For an introduction to this expanding meta-thread see Integral Anti-Capitalism pt I. We continue here because we have, hilariously, exceeded this website's capacity...

LAYMAN PASCAL

I agree that holacracy should be singled out for special investigation. The provocative notion that we are dramatically over-emphasizing the need for "conscious leadership" pertains very pertinently to this discussion. Robertson, like ourselves, is pointing to the fact that business (organizations) which integrally improve the interiors and cultural
spirit of their participants are still predisposed to certain outcomes as a result of their actual structural habits of communication and their specific decision-making protocols.
His notion of a constantly self-correcting dynamic organization drawing upon the capacity of individuals to act as tension-sensors relative to the "evolutionary purpose" of the organization is compelling and admirable.

More important is simply that he is making a stand and making an attempt to construct a protocol (constitution). I am not fully versed in the 4.0 version of the holacracy constitution but we should get deeper into some of these proposals.  

Given the level of your current knowledge of their protocols, what would you want to change or add in order to ethically and functionally empower this approach even more?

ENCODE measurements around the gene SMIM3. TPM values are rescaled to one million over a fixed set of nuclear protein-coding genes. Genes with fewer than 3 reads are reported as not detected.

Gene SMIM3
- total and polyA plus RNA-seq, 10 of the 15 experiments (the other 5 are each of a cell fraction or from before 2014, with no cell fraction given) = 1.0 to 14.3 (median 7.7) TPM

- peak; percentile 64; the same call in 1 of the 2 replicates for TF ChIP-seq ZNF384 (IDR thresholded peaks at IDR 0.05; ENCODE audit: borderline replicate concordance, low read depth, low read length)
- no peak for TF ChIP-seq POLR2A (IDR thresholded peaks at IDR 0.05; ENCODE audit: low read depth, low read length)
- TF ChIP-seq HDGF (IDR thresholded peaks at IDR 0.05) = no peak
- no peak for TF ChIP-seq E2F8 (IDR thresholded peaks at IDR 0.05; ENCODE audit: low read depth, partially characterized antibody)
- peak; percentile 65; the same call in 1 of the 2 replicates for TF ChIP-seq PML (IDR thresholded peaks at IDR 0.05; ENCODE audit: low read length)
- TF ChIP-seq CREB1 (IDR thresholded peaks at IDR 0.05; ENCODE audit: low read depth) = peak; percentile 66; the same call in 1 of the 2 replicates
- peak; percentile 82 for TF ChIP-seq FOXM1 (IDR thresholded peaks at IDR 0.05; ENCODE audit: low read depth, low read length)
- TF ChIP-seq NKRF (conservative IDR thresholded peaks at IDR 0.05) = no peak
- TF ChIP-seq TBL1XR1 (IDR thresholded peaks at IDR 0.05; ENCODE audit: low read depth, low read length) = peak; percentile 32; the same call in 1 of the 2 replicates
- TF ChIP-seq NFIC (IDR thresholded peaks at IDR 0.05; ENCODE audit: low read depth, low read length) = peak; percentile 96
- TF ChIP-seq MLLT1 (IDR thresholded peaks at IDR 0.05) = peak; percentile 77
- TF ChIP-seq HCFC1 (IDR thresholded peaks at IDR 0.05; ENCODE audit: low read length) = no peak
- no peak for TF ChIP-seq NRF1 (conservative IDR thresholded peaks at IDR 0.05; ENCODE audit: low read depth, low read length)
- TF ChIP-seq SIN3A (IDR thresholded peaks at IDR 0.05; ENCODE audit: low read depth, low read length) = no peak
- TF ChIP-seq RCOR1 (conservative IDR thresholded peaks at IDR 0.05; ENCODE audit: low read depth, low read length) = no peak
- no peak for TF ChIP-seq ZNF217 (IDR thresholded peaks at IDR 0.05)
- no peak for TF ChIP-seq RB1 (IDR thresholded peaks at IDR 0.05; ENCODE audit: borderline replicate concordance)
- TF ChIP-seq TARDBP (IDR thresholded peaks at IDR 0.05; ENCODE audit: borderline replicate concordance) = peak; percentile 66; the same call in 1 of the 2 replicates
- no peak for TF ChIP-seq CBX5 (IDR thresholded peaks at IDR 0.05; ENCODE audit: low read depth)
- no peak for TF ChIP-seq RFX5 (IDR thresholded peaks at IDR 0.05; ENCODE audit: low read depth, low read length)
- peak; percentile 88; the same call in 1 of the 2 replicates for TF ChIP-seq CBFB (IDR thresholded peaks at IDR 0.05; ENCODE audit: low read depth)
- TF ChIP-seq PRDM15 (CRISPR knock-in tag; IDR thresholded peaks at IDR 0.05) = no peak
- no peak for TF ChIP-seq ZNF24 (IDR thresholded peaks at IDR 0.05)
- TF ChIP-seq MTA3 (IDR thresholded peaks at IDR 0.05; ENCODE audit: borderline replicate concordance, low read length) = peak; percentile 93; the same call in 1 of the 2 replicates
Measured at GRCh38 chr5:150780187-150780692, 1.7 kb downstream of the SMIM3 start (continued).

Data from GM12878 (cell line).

THEURJ

First some housekeeping in providing links in part I to comments on holacracy: their website, comment 1, comment 2, comment 3 (and 3 more on p. 7), and the first 7 comments on p. 8

I’m not yet familiar enough with holacracy to know it might need. So for now I’ll ask questions.  From p. 8 there was a blog post on ownership and the model might (but not necessarily) include outside capital investors. I asked:

“One question immediately pops up on outside investors. Are there limits on the amount of outside capital investment? What if their investment is such that without it the company could not financially survive? And/or depends on it for start-up? Then such investment would control the company, like it or not. If you don't do what I say I'm taking my ball and going home. No ball, no ballgame. Not the same as a mortgage or loan company.”